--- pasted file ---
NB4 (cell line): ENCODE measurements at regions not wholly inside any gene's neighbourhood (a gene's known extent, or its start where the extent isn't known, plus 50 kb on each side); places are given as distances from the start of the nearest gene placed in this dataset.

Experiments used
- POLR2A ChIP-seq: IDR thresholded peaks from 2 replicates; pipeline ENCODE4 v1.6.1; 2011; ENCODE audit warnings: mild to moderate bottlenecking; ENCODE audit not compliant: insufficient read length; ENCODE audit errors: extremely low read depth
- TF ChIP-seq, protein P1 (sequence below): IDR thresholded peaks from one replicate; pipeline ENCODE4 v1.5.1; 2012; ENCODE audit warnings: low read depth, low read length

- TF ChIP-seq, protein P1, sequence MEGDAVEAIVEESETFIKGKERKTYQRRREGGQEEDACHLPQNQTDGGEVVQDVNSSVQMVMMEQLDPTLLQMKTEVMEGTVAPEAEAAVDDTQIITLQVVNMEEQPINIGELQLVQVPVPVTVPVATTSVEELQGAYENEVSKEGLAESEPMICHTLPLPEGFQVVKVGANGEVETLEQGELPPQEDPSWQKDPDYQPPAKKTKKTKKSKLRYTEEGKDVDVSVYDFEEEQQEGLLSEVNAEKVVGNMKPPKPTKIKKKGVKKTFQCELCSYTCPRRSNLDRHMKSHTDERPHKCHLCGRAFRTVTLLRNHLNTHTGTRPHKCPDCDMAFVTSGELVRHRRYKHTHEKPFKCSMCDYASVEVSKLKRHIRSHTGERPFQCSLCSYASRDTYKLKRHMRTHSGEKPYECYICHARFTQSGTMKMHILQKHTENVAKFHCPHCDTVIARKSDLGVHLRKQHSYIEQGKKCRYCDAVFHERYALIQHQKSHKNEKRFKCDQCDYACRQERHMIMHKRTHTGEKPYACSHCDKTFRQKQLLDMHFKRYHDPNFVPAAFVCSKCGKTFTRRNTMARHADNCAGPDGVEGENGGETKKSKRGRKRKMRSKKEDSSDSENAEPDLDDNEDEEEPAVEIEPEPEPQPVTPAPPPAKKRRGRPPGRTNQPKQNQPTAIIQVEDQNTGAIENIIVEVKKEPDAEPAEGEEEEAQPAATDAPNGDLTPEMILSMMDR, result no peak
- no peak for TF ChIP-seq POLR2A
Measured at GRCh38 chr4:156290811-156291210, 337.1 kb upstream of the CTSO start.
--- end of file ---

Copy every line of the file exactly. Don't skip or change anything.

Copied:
NB4 (cell line): ENCODE measurements at regions not wholly inside any gene's neighbourhood (a gene's known extent, or its start where the extent isn't known, plus 50 kb on each side); places are given as distances from the start of the nearest gene placed in this dataset.

Experiments used
- POLR2A ChIP-seq: IDR thresholded peaks from 2 replicates; pipeline ENCODE4 v1.6.1; 2011; ENCODE audit warnings: mild to moderate bottlenecking; ENCODE audit not compliant: insufficient read length; ENCODE audit errors: extremely low read depth
- TF ChIP-seq, protein P1 (sequence below): IDR thresholded peaks from one replicate; pipeline ENCODE4 v1.5.1; 2012; ENCODE audit warnings: low read depth, low read length

- TF ChIP-seq, protein P1, sequence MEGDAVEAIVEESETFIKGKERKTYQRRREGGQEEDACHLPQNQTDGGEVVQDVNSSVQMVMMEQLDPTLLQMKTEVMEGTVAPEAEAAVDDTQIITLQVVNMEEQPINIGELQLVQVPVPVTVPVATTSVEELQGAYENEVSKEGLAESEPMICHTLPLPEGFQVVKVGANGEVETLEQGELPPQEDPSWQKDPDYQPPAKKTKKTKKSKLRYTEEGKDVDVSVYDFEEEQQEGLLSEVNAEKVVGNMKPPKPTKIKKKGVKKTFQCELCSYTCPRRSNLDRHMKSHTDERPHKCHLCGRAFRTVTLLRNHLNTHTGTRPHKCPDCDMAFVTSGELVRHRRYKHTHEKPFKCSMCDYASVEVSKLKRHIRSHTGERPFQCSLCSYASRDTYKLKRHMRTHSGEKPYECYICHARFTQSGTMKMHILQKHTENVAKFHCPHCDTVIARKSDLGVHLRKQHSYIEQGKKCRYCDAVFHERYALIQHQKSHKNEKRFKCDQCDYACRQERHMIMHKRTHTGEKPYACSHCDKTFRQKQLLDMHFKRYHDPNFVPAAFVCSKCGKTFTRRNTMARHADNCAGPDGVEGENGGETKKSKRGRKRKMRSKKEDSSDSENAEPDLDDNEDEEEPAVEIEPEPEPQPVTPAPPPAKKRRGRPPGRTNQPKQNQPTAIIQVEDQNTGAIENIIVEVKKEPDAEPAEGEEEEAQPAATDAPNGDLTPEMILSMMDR, result no peak
- no peak for TF ChIP-seq POLR2A
Measured at GRCh38 chr4:156290811-156291210, 337.1 kb upstream of the CTSO start.